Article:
Franz isn’t immune from the Cartesian double standard. He asks us to be courageous when we ascribe intent and purpose to what we observe primates doing. It’s OK to say an animal is “courting” when it displays its buttocks; it would be a little bit rat in the lab to instead use “notification”. Yet later when he tells us how chimps avoid conflict, he tells us how a female “activates” a sleeping elder to help break up a fight. Would “waking up” have been OK? Come to think of it, is there a better, more embracing word than “female” to nominally describe these individuals?

I feel like I’m on and off these lines in my mind: from biology and how brains work, to philosophy, to social science and back round to biology. It is a rush for sure, with the anxiety that I can’t keep on the lines. Does anyone have mental hygiene tips for the new student? Can’t keep stealing office post its in these quantities…..

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Stuff I saw at the Hunterian Museum

Hunter was an excellent surgeon and meticulously antiseptic. He saved tons of human lives. He also (killed and?) bottled loads of humans and non humans.

Went with my mate Andrew on Saturday. It was one degree Cel in London. Andrew and I were both streaming with rhinovirus when we entered the Hunterian Museum at the Royal College of Surgeons. We saw loads of weird things:

– The eyelid – just the closed, sewn shut hairy ol eyelid, of a giraffe
– The foetus of a dolphin
– Lots of possums. Too many possums. Too many dead possums in the world and they’re always lactating, dammit
– Lots of organs with plastinised, resinified blood vessels (in the 1800s? sweet)
– The foetus of a walrus (Yes, 1800s! Where did these guys get this stuff?)
– A chick with 4 legs
– Every pathology of cow uterus in the book
– Sparrow testes, big in spring, small in winter
– A whole preserved passerine bird and its whole preserved nest with its whole brood of hatchlings gaping for food
– Skeleton of Charles Byrne, the Irish Giant – 7ft 7
– Human foetal skeletons, all gestations, both incredibly itty cute and insanely ghoulish
– Half the face of a dead 14 year old boy
– Unusual tusks
– Human dentition of the various maladies
– Brain of porpoise
– A history of plastic surgery on the western front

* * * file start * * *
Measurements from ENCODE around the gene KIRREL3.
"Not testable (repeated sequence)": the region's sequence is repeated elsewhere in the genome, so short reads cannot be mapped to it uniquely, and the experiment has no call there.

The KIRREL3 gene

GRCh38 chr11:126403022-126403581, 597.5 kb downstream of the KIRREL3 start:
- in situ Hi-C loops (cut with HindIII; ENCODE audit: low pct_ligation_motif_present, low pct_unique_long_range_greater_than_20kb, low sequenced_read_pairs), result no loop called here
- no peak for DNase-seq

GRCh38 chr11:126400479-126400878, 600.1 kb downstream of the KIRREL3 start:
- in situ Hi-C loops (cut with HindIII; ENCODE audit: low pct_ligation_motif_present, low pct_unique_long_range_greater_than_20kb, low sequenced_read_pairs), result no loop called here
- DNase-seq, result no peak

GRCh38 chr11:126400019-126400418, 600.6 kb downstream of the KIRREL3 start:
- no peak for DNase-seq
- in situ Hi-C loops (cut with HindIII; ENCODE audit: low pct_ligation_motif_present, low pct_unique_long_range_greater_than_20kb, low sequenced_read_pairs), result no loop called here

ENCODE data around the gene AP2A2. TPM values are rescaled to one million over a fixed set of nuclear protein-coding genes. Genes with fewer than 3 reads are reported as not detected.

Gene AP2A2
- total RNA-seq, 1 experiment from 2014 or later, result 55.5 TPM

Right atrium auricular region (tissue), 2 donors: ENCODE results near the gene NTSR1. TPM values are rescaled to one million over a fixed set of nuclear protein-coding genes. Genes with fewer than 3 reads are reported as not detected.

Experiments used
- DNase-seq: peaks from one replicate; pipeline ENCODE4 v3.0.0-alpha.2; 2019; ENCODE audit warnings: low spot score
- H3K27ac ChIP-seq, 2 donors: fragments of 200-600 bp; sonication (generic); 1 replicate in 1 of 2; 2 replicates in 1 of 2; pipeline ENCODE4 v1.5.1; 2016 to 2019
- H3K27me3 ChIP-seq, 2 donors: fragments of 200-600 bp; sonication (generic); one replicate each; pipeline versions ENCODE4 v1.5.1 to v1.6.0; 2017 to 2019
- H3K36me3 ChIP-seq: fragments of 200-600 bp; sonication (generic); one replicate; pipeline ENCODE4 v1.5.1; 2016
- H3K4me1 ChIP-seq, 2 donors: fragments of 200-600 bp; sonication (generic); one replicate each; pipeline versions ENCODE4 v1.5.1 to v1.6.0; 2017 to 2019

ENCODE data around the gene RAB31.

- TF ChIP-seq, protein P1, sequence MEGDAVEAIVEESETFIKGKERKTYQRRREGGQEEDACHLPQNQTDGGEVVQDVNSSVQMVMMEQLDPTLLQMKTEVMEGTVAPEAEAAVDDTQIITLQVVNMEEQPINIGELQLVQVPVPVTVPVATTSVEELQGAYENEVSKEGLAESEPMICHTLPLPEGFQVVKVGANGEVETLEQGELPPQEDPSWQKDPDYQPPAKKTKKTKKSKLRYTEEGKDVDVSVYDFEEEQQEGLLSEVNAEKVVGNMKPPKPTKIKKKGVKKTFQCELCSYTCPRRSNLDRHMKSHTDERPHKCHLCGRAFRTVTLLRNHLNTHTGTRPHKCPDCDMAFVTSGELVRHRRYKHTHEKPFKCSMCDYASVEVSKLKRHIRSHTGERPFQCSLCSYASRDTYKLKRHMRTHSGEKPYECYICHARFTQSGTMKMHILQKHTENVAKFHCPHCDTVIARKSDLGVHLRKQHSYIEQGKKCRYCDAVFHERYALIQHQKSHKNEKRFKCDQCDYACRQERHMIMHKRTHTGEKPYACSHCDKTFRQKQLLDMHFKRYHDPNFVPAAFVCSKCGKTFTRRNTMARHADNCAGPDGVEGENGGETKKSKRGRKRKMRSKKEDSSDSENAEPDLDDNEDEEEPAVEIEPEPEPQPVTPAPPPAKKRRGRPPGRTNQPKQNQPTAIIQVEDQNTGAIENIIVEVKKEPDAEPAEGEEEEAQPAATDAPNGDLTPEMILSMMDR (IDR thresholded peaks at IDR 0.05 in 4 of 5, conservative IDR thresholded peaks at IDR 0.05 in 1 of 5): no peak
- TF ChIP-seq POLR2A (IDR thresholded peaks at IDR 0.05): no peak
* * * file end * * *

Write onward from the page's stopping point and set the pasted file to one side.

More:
It is great to live in a city where you can see these things. Not sure it beats the internet internet. I hope Seth isn’t having mental thoughts from organising his order book right now.

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Word. Anthropology = humanity alone?

If you are new to anthrozoology, allow me to introduce you to:

a) An avenue of anthropology in which we think about animals to find out about ourselves
b) An orphan subject, since questioning interspecies relationships from all sides excludes it from science or (human) social science
c) An undoubtedly amorphous but importantly rad and overdue framework that allows us to ask not only how people think about animals but vice versa.

In your reading you will find a few major types of thinker. One is the social anthropologist. For these authors anthrozoology is typically an examination of humanity. By studying what they can’t do, we find out what we can do. Tim Ingold, editor of the brilliant collection “What is an Animal”, holds firm on the point that animals have a practical consciousness that enables them to perform tasks that are largely pre-programmed, whereas humans have the conceptual framework and language to speculate and plan in thought.

And then there are people like Goodwin (link to follow) who kick Descartes to the kerb by expounding on the rational and essentially creative qualities of the non-human mind. I myself am rather pleased Descartes is no longer around, but he sure left a mark.

Read this in amazement guys. Here is an example of anthrozoology attempting to understand the non-human consciousness. I think this is also an important approach and one which includes questions, for example, on the weeping and graveyard vigils of elephants.

That studies like this are often represented in anthropological context is not cowardice on the authors part, it is not for want of imagination. Anthropology has the tools and practice to allow us to examine relationships between beings, other beings and the environment – and the cultural patterns that result. This affords anthrozoology a multidisciplinary context that would greatly shrink under the single lens of science, economics, politics etc.